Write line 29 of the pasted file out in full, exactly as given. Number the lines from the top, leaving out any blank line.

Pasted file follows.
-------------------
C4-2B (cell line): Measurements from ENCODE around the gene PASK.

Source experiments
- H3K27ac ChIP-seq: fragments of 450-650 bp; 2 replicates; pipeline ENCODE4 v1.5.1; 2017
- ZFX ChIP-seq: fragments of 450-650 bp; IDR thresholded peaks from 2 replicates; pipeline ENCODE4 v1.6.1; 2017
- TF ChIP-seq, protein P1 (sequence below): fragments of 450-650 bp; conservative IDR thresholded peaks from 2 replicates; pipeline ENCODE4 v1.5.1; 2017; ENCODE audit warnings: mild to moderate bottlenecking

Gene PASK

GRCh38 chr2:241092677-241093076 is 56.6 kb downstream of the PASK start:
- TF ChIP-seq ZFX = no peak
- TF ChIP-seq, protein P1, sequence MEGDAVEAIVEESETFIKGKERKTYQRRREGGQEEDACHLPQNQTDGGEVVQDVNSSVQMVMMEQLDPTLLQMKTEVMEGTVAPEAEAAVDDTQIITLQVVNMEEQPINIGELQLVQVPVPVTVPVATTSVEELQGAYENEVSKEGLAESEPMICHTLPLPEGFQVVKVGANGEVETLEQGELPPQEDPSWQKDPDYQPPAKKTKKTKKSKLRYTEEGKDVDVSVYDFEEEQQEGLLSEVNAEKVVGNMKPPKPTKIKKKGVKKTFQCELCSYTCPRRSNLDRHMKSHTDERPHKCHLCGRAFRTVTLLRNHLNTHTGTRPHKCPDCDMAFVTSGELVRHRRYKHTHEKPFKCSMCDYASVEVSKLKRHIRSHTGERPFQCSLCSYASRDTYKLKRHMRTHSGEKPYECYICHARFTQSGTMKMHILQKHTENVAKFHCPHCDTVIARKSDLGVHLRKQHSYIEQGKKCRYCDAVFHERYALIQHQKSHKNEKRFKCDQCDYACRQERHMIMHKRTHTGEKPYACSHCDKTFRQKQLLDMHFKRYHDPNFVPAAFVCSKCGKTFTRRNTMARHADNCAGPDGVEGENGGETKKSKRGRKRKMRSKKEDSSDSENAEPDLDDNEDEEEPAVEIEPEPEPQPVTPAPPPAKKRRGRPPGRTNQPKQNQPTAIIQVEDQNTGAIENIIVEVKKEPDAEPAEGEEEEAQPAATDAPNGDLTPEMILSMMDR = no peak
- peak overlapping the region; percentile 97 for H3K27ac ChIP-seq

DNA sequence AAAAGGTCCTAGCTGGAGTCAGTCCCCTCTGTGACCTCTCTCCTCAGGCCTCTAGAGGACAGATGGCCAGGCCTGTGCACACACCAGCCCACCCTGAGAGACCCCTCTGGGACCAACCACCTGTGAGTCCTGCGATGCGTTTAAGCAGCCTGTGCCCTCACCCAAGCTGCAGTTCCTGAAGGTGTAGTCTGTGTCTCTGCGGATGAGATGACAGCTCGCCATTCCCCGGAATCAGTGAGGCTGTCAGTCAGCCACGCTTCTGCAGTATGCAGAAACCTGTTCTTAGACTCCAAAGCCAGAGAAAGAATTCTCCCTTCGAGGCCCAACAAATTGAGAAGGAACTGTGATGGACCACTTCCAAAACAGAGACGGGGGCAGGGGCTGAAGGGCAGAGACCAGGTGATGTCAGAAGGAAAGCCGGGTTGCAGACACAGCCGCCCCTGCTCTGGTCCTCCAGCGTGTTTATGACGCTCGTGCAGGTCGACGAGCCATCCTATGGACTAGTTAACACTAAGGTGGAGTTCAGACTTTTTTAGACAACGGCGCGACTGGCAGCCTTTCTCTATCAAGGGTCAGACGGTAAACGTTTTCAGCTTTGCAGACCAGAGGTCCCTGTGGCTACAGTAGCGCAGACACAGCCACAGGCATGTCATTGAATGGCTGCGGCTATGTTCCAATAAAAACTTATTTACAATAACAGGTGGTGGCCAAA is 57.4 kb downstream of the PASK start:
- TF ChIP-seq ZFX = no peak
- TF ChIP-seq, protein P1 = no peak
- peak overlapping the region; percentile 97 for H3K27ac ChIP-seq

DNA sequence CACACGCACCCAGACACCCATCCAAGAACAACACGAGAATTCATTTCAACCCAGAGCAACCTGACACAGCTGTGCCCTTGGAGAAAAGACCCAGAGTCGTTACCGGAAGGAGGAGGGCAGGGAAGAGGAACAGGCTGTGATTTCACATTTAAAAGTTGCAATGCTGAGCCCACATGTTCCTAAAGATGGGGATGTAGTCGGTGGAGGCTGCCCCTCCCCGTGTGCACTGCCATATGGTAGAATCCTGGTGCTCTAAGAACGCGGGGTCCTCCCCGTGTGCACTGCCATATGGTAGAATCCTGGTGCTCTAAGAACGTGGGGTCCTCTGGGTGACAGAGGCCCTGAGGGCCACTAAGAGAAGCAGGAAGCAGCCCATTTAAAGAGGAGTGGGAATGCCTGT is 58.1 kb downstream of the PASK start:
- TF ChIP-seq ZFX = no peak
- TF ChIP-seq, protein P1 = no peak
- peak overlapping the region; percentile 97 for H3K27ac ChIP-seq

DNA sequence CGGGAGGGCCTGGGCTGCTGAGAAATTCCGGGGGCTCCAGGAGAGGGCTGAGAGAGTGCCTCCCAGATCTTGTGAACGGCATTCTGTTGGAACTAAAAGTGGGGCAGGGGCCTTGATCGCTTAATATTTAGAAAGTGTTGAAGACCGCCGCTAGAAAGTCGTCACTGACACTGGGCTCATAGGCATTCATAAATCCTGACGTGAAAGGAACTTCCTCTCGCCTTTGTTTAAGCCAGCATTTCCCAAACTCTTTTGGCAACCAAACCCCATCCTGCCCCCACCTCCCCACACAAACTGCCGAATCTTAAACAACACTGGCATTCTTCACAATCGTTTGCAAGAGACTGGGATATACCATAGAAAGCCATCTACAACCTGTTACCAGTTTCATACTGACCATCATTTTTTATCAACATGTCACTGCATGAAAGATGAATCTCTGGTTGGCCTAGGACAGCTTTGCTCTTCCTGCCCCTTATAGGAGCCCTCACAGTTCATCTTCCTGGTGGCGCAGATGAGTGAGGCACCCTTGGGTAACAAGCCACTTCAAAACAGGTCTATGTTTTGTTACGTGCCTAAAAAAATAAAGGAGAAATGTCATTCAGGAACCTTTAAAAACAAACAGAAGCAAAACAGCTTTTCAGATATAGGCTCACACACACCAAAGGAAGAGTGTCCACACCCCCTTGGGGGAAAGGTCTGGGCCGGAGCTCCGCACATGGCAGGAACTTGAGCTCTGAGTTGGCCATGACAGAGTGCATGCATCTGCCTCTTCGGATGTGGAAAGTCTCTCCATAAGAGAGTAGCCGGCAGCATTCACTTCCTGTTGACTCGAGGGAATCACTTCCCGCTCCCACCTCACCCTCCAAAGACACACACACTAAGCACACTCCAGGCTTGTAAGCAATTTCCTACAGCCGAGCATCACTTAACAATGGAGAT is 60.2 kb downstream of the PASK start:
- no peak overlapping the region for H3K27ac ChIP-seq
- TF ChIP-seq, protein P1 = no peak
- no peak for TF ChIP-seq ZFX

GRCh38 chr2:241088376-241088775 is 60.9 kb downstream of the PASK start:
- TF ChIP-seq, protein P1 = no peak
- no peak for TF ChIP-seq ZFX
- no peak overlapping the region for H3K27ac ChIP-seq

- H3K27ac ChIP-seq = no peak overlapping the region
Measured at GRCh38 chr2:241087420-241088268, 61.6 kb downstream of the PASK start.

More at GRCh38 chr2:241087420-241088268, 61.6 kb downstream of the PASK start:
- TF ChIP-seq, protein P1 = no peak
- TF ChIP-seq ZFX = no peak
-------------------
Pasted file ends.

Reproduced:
More at GRCh38 chr2:241087420-241088268, 61.6 kb downstream of the PASK start: